• Medline - (available via Greenwich - see also Pubmed) - one of the biggest biomedical databases in the world, particularly useful if your topic is more 'medical' in its nature
  • PubMed - FREE - the most comprehensive free database covering biomedicine and related disciplines. Some of the research on here is available freely online - this is often research sponsored by the US government. Includes everything that is listed in Medline. If you are using your University of Kent account, try accessing Pubmed via the following link - - which will display a "Full text" link on each article detail page. Clicking this link does NOT guarantee access to an article, but will run a search to see whether Kent has access to it.
  • SciFinder Scholar (available via Kent) - really useful chemistry resource including additional information on patents, reactions etc. as well as journal articles. Requires free registration using your University of Kent email address.
  • TRIP database - FREE - a tool for discovering clinical evidence, including systematic reviews, guidance, primary research and much more. Based in South Wales.

Research databases

  • Scopus (available via Greenwich and Kent) - covers the sciences and the social sciences and has a useful citation tracking feature.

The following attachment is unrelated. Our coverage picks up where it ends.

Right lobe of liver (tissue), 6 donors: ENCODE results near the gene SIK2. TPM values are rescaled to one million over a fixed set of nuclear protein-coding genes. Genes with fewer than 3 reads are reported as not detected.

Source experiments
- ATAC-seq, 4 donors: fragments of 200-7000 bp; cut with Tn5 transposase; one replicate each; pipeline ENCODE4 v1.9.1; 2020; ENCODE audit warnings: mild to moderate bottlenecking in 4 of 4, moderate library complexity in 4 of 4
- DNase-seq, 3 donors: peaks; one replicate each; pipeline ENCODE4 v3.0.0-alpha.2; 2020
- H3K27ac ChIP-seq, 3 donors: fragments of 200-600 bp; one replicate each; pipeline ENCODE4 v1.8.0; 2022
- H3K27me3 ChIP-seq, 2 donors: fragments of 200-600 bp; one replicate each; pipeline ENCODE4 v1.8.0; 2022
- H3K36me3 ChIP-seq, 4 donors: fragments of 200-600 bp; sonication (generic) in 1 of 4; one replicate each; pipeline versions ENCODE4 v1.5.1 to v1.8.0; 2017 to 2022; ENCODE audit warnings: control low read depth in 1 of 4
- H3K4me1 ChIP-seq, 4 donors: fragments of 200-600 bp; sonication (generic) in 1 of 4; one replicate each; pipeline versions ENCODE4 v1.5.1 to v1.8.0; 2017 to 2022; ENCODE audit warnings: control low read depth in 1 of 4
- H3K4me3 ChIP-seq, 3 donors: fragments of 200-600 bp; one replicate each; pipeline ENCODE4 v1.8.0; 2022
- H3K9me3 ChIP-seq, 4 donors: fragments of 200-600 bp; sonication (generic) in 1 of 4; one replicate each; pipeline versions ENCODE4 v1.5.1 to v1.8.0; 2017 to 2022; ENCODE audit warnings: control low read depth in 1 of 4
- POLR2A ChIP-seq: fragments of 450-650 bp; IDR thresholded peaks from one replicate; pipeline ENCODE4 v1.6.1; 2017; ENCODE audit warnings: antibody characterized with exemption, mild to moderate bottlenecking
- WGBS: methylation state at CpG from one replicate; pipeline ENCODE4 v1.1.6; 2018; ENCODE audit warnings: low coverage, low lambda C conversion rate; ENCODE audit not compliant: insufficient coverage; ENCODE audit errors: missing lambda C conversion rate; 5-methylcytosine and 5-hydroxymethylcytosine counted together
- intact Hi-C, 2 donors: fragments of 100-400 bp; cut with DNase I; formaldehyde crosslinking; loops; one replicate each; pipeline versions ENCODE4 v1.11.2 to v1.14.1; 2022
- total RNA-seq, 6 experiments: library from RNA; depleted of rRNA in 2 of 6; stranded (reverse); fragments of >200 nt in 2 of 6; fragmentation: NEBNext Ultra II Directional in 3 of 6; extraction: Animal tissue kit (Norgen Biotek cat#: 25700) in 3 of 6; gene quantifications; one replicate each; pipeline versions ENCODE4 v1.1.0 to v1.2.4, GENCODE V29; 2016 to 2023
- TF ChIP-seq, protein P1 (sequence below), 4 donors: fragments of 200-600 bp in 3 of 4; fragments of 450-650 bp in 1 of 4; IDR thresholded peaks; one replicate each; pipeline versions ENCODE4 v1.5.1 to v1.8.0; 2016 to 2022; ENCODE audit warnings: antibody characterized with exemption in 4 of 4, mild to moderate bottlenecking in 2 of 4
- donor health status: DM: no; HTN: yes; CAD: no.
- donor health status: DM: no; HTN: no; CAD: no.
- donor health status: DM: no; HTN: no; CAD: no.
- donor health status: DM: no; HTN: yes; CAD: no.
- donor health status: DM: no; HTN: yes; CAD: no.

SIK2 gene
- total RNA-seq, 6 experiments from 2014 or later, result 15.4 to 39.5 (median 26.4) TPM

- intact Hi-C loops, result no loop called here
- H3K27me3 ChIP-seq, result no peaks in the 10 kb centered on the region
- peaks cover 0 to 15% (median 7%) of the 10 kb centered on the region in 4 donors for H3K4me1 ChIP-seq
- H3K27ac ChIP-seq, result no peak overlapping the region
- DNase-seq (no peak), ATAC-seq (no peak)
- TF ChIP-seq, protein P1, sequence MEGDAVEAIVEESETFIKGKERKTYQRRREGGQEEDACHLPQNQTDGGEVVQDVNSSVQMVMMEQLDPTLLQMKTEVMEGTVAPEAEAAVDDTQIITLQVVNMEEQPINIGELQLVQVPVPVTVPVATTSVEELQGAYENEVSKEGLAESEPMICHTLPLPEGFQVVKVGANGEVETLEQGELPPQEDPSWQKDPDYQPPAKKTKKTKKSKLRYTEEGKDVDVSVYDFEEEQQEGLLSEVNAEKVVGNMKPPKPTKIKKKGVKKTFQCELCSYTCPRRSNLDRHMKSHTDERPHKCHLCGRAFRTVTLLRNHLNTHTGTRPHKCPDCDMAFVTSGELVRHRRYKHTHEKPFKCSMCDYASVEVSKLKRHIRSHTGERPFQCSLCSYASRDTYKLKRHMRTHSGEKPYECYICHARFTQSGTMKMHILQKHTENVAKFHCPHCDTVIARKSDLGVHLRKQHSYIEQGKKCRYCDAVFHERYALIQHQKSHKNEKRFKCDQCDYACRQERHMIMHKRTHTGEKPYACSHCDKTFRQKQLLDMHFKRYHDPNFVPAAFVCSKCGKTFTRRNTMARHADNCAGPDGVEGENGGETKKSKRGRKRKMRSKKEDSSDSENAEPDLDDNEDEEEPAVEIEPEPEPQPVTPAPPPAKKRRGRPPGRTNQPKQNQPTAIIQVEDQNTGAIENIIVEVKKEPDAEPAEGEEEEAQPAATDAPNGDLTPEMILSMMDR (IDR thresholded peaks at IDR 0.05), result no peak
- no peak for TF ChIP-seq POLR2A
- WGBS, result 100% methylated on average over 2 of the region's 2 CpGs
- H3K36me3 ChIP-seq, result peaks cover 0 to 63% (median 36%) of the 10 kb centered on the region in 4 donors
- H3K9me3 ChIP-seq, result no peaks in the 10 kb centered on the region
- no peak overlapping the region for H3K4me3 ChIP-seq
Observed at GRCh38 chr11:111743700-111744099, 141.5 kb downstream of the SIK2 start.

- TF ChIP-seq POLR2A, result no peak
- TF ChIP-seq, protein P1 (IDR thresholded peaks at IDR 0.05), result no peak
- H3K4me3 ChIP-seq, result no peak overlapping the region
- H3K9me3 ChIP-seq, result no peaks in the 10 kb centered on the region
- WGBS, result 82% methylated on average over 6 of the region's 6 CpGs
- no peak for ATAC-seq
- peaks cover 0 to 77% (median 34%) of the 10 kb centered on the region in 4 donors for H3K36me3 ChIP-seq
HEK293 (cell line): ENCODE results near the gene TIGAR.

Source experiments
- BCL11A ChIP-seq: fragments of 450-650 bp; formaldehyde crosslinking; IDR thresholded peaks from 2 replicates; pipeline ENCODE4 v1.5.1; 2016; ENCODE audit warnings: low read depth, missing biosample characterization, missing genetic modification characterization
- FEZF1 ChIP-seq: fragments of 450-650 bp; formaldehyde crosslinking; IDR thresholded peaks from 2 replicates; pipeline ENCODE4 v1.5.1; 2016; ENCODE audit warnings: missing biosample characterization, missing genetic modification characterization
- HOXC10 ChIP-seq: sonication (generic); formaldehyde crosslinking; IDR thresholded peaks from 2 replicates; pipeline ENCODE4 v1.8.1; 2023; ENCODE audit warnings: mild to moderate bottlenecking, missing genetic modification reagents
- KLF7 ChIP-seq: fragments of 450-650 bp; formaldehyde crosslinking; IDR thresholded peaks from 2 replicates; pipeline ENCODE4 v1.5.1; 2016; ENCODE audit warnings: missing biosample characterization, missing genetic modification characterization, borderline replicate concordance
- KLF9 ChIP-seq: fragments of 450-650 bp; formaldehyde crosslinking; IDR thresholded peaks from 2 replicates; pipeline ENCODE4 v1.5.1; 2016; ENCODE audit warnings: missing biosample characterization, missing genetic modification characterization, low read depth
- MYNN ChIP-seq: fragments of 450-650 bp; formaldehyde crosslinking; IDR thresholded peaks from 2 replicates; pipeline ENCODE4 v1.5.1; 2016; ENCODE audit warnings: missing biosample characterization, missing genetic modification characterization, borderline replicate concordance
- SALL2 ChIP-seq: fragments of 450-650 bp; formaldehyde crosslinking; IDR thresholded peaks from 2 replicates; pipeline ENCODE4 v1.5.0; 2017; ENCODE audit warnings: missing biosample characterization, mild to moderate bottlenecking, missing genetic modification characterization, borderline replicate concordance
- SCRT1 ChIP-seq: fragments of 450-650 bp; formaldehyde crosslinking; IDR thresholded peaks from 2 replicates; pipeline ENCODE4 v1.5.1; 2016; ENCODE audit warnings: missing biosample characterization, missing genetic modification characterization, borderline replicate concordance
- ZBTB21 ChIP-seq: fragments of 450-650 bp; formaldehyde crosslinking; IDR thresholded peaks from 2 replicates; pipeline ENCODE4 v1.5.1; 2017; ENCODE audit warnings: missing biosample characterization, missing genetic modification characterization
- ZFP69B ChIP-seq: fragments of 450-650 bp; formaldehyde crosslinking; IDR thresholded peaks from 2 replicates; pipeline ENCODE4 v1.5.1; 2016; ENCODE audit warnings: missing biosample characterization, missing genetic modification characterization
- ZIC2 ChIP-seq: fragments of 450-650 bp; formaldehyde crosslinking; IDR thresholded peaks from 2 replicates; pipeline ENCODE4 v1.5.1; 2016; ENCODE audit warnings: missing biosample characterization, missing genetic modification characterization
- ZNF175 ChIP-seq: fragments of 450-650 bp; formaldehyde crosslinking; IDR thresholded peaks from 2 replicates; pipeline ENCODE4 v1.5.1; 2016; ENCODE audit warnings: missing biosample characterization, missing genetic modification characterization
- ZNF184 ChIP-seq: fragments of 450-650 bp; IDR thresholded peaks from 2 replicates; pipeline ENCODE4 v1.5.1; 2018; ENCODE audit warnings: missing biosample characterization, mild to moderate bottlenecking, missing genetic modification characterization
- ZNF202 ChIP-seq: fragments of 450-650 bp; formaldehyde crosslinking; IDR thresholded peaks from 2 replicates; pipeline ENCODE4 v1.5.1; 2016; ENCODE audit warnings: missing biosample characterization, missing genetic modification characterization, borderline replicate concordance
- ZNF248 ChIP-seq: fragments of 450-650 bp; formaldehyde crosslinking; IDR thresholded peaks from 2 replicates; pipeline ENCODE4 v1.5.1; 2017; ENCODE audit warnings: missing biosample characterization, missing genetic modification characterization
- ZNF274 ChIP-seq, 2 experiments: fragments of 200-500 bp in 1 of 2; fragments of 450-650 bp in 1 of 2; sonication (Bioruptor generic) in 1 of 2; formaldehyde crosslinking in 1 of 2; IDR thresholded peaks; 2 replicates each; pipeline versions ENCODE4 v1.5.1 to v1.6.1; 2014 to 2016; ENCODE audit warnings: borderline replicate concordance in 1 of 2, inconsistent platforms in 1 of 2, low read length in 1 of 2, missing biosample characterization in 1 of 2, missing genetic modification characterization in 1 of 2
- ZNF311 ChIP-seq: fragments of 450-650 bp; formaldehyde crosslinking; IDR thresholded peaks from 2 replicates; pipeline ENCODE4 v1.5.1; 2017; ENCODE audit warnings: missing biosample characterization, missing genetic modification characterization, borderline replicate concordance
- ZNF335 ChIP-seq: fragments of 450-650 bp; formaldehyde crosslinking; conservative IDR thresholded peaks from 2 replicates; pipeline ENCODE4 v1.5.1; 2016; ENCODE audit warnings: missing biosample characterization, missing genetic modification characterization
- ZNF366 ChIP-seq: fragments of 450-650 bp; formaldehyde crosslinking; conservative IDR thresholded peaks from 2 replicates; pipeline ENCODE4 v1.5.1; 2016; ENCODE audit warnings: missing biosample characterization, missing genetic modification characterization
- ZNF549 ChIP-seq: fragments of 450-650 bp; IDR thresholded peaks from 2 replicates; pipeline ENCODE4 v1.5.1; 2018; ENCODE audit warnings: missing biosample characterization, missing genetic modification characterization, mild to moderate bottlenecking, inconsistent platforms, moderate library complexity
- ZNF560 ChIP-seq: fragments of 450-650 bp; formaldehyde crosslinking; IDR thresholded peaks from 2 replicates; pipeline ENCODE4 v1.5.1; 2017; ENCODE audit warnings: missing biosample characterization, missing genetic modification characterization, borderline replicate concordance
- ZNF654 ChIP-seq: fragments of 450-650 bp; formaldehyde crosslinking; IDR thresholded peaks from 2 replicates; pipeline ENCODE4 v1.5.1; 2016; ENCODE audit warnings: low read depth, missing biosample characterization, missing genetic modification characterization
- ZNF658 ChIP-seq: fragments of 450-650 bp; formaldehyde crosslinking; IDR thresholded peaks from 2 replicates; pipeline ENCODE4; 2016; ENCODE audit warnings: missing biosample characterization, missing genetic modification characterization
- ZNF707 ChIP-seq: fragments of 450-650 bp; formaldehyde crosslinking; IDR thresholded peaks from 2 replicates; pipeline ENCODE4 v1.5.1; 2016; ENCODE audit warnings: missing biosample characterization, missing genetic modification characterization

• Web of Knowledge (available via Greenwich and Kent) - covers the sciences and the social sciences and has a useful citation tracking feature. Also gives access to the Endnote Web software which can help you to store and manage all of your references effectively.

Databases on related topics

  • Analytical Abstracts (available via Kent) - database covering articles on analytical chemistry and related fields.
  • Business Source - (available via Greenwich and Kent) - useful for essays on leadership and management in all fields.
  • EPPI Centre - FREE - excellent resource for systematic reviews in the fields of health promotion, public health and education. The EPPI Centre is Evidence for Policy and Practice Information and Co-ordinating Centre at the Institute of Education.
  • IBSS, International Bibliography of the Social Sciences -(available via Greenwich and Kent) - a social sciences database which covers many relevant topics such as public health.
  • PsycInfo - (available via Kent and Greenwich) - large database with a focus on peer-reviewed information in mental health and behavioural science.
  • Psychology and Behavioural Sciences Collection - (available via Greenwich) - provides access to articles from over 500 useful psychology journals.